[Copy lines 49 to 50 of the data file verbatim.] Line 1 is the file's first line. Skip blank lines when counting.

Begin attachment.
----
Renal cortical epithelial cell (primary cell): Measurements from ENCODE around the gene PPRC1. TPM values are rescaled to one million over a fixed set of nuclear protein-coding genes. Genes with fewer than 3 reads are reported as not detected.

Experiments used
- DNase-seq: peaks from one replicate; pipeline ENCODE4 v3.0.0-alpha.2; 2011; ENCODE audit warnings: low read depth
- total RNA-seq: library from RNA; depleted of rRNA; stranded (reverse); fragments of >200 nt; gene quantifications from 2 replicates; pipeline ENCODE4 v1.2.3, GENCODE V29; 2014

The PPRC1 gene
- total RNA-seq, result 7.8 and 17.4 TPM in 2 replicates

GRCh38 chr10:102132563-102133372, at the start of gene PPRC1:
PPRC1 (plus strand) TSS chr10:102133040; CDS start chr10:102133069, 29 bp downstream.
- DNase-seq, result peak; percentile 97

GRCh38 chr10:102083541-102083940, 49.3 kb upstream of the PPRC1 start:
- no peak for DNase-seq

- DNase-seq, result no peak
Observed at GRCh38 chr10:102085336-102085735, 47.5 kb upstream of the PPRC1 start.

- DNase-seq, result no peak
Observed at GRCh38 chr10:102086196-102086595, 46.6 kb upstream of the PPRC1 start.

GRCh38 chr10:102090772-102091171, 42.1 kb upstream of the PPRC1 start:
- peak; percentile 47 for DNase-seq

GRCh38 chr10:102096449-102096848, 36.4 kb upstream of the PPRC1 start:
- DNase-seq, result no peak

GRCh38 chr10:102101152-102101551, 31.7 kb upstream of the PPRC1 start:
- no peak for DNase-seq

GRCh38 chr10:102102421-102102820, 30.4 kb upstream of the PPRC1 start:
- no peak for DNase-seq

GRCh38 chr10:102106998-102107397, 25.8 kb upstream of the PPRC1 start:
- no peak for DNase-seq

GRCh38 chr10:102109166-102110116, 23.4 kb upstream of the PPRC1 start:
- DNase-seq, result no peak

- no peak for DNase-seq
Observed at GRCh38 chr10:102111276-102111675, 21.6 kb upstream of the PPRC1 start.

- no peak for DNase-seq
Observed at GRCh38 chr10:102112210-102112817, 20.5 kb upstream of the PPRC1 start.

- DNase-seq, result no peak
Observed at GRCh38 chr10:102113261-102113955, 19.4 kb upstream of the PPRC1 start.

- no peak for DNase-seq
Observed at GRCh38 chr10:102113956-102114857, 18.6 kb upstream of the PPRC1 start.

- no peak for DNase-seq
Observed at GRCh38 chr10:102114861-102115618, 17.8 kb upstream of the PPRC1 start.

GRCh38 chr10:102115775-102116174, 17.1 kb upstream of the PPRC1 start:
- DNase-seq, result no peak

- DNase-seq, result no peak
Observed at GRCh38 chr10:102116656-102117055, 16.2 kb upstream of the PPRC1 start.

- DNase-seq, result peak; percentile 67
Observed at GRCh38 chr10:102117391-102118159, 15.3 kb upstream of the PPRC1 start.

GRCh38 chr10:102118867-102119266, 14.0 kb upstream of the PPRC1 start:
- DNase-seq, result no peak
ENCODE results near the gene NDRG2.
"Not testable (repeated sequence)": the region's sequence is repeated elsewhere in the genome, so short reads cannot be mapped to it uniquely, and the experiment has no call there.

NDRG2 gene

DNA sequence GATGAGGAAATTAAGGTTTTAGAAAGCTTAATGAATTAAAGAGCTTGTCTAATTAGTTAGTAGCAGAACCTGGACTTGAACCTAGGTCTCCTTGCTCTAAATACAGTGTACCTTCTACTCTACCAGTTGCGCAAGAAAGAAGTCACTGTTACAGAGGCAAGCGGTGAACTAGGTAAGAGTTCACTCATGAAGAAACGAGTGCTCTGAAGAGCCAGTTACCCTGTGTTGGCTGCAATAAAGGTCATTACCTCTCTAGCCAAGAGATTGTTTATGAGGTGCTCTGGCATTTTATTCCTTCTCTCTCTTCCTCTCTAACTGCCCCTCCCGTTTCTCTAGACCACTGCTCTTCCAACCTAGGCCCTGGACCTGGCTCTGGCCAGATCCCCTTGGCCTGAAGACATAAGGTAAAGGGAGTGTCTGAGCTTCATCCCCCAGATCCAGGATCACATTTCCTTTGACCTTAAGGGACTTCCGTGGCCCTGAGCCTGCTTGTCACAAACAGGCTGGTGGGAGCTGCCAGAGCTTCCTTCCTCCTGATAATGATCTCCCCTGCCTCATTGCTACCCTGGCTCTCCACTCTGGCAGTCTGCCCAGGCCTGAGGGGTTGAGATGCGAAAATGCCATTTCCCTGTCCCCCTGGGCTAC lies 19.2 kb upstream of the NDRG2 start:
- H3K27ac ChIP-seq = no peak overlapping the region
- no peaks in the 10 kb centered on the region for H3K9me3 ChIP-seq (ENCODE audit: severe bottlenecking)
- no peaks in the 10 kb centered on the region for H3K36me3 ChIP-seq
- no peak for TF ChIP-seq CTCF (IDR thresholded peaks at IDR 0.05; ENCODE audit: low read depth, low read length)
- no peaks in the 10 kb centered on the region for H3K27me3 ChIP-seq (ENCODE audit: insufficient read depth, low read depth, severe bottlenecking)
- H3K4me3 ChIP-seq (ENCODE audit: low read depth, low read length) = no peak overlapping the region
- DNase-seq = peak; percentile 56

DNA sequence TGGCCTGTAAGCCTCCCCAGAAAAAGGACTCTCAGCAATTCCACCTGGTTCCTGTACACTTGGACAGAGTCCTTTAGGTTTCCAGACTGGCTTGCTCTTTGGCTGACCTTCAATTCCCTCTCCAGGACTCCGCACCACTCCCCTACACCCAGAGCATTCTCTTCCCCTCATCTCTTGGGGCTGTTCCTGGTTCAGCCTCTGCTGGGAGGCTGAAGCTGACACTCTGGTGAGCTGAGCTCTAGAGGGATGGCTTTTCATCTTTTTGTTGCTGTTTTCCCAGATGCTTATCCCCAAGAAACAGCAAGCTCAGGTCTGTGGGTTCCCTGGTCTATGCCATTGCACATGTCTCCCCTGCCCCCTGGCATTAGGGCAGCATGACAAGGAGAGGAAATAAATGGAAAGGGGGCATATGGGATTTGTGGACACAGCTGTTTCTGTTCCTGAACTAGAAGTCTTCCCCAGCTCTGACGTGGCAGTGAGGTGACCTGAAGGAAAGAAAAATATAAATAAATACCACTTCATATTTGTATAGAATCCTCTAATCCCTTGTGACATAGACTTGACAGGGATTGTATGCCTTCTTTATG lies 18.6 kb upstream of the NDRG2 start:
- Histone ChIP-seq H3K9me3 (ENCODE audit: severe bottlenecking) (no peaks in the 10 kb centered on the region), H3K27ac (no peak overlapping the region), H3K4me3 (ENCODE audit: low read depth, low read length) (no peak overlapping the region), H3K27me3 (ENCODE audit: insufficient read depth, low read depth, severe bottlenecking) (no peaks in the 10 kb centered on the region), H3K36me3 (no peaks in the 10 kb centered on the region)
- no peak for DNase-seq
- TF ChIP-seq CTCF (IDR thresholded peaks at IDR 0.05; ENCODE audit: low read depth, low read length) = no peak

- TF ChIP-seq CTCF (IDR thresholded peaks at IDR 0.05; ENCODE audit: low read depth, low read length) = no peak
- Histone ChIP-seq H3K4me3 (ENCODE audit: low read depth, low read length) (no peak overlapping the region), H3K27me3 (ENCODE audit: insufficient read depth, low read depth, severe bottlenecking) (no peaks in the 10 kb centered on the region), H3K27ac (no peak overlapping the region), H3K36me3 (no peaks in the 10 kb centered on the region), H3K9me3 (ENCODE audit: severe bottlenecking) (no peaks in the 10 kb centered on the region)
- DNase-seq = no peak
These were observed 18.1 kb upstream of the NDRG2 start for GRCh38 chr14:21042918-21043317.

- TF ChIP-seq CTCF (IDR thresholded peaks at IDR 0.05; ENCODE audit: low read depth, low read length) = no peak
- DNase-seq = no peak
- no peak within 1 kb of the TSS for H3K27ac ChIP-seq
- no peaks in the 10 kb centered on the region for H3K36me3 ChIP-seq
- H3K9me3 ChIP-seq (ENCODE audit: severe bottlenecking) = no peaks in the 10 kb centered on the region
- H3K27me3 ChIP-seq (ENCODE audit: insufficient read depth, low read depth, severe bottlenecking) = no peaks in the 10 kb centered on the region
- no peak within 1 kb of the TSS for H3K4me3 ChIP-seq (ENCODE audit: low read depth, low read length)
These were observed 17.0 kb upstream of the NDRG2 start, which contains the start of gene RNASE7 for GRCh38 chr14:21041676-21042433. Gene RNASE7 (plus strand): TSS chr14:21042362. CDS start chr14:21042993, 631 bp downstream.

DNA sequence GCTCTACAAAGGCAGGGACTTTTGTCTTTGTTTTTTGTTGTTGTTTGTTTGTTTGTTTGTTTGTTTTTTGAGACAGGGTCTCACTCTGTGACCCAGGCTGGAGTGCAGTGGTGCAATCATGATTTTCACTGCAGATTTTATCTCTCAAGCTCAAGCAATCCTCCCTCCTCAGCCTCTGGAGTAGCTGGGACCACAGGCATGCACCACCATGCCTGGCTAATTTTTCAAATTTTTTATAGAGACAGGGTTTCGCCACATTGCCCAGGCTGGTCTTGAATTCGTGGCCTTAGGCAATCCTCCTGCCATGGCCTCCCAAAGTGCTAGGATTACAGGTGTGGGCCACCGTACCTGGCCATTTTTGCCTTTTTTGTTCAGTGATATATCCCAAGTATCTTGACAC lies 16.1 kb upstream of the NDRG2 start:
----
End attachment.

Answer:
DNA sequence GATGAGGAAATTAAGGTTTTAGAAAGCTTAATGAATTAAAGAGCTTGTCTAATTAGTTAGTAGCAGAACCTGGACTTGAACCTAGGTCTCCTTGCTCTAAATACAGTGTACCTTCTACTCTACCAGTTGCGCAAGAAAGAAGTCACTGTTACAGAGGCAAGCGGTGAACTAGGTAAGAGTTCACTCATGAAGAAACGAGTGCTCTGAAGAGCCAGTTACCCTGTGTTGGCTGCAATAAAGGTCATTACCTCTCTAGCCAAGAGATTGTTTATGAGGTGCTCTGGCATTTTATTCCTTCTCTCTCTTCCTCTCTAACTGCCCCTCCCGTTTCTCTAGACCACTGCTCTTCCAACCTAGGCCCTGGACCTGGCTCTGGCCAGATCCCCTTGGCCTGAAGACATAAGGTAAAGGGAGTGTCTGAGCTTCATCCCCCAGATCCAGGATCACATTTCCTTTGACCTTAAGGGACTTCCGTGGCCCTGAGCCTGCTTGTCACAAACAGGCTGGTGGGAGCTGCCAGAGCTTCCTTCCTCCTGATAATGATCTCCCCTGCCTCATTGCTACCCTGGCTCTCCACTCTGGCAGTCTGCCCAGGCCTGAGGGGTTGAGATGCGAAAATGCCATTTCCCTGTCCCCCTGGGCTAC lies 19.2 kb upstream of the NDRG2 start:
- H3K27ac ChIP-seq = no peak overlapping the region